Permission denied, please try again.

    Stuck here PLEASE HELP!

  7. this doesn't work. I only get a xserver window like the other folks have also explained. The x11 nonsense is confusing. Just give me the xorg.conf file configs needed to get the gui running on ec2. Isn't it the same x11.conf for all the ubuntu instances?

    • It *is* confusing! My first hurdle was deciding on the right type of x-server to set up. I wanted to do that without pulling in too much x-org dependency-crud that wouldn't be relevant for truly headless boxes on EC2 instances. I went with Xpra[1] because it did set up "xvfb" (X Virtual Frame Buffer[2]) for me, which included an approprate "xorg.conf". From there I verified that Xpra did work with their default NX-based option (am in the process of documenting the process for my own reference[3]). Next I'll try VNC via SSH. I eventually want to be able to access the box via TeamViewer, partly so I can try their nifty iOS an alternate/showing-off access method, of course. No way am I gonna be chicken-peckin' on a little screen for very long!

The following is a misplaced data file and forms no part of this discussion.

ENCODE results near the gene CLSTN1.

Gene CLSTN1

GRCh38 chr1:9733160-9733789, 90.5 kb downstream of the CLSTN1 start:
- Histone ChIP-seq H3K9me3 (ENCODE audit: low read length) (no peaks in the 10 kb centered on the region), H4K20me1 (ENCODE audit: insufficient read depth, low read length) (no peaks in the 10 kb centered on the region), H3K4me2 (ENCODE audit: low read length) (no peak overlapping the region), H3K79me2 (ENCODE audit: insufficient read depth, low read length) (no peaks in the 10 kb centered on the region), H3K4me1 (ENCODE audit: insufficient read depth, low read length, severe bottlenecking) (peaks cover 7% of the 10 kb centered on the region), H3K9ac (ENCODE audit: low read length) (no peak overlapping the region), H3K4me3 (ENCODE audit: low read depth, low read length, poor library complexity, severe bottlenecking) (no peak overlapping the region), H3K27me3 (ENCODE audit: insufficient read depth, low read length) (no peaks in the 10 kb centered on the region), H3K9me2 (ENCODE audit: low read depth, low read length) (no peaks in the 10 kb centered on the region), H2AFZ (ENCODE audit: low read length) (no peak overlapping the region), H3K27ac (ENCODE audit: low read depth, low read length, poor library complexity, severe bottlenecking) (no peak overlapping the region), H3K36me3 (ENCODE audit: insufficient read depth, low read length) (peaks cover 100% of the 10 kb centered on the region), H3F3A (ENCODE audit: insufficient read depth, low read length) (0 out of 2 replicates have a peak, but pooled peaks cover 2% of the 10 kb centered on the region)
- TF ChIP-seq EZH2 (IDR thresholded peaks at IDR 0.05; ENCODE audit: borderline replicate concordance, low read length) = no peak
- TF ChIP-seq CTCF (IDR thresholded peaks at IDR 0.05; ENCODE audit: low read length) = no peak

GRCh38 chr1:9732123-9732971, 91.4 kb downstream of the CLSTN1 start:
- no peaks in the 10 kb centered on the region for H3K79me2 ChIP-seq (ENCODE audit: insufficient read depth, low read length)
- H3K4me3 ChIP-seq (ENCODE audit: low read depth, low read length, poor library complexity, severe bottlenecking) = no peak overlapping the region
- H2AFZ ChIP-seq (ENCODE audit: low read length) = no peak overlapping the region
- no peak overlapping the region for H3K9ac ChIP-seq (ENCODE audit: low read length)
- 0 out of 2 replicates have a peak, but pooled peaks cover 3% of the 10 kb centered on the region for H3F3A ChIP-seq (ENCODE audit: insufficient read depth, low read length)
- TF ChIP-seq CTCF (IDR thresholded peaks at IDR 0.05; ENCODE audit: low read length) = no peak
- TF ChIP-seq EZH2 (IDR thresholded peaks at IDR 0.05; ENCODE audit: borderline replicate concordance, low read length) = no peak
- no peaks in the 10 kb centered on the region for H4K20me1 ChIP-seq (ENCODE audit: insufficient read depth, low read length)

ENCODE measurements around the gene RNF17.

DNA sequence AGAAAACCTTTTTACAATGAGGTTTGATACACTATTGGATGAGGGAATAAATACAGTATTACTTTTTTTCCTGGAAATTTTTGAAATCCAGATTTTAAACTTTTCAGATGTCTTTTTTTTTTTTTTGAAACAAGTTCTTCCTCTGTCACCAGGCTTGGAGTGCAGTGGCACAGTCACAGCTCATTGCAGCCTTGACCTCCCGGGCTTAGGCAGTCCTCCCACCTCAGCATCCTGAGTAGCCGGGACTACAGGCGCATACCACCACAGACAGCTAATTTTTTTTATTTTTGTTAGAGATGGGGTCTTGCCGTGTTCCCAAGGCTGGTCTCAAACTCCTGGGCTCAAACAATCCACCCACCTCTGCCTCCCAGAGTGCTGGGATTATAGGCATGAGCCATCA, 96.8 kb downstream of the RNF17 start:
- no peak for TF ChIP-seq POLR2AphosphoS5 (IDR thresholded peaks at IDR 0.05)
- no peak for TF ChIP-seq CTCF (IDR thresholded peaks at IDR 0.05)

• I was having the same problem with the grey ubuntu desktop and the X cursor. After switching to xfce4 using the above recommendations, it started to work. The only problem now is the the cursor is painting squares wherever I drag it over the screen, which is a bit annoying, but things seem to work.